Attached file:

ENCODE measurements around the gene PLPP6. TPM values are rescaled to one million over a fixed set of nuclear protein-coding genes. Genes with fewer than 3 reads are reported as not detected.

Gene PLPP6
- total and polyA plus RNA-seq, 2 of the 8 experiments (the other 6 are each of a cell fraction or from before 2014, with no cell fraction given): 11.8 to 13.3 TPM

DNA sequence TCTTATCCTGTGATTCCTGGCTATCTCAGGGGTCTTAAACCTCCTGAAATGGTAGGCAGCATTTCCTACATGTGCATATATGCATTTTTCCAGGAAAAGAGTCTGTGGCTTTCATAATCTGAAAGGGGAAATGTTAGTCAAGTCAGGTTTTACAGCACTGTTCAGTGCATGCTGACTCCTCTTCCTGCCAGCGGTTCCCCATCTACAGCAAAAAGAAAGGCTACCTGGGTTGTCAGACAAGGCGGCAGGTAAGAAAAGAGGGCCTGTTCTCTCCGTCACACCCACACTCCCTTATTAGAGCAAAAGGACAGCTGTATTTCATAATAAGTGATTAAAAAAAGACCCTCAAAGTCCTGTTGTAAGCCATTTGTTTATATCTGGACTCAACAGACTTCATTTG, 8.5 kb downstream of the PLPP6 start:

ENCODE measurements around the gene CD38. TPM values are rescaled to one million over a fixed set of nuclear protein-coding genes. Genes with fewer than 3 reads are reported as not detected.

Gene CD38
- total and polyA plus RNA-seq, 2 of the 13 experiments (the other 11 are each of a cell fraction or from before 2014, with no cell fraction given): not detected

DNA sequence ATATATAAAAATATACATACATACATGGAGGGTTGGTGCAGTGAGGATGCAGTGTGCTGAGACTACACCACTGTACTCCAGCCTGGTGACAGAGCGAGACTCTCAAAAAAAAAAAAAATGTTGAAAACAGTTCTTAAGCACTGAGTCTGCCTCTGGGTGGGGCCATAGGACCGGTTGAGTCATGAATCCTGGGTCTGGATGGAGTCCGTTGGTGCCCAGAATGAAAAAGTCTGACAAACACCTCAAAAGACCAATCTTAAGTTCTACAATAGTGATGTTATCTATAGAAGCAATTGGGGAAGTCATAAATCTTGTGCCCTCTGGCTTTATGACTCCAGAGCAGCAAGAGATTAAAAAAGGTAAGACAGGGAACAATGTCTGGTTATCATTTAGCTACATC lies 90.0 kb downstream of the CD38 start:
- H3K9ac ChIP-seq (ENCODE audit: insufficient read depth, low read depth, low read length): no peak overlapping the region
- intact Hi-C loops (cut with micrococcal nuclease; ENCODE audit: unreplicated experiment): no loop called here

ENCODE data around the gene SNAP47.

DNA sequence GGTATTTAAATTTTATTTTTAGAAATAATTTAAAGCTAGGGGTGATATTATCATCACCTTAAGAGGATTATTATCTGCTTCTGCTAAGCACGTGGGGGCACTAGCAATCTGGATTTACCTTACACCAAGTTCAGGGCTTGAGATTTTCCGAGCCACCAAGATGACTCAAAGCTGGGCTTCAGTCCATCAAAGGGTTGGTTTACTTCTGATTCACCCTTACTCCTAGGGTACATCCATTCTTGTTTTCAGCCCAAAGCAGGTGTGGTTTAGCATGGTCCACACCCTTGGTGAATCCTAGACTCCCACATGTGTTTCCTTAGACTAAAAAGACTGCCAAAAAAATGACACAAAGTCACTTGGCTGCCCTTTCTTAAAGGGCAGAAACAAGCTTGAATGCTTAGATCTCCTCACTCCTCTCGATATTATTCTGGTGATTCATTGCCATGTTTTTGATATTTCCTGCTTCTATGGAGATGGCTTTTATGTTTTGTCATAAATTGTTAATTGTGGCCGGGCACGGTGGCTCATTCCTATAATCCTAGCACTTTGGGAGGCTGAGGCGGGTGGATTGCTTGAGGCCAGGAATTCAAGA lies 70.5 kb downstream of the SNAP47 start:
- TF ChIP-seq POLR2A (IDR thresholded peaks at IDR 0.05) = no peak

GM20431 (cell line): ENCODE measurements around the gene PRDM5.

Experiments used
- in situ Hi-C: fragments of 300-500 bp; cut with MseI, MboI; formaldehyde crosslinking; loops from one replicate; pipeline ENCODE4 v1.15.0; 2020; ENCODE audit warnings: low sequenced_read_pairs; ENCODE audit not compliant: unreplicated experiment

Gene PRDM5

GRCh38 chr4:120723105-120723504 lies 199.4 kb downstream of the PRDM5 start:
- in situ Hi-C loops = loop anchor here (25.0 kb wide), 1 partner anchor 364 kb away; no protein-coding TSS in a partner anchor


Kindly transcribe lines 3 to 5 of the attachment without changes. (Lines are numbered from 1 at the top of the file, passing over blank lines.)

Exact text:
- total and polyA plus RNA-seq, 2 of the 8 experiments (the other 6 are each of a cell fraction or from before 2014, with no cell fraction given): 11.8 to 13.3 TPM

DNA sequence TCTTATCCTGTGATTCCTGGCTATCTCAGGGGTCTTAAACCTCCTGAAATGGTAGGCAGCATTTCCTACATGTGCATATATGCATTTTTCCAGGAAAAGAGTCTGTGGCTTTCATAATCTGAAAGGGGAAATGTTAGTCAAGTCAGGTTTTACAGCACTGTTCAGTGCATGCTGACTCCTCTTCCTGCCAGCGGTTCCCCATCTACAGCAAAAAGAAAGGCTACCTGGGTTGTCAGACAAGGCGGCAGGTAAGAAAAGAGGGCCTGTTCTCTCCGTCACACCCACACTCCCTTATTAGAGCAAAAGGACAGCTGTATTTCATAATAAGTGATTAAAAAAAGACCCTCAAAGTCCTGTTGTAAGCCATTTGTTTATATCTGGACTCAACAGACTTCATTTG, 8.5 kb downstream of the PLPP6 start:

ENCODE measurements around the gene CD38. TPM values are rescaled to one million over a fixed set of nuclear protein-coding genes. Genes with fewer than 3 reads are reported as not detected.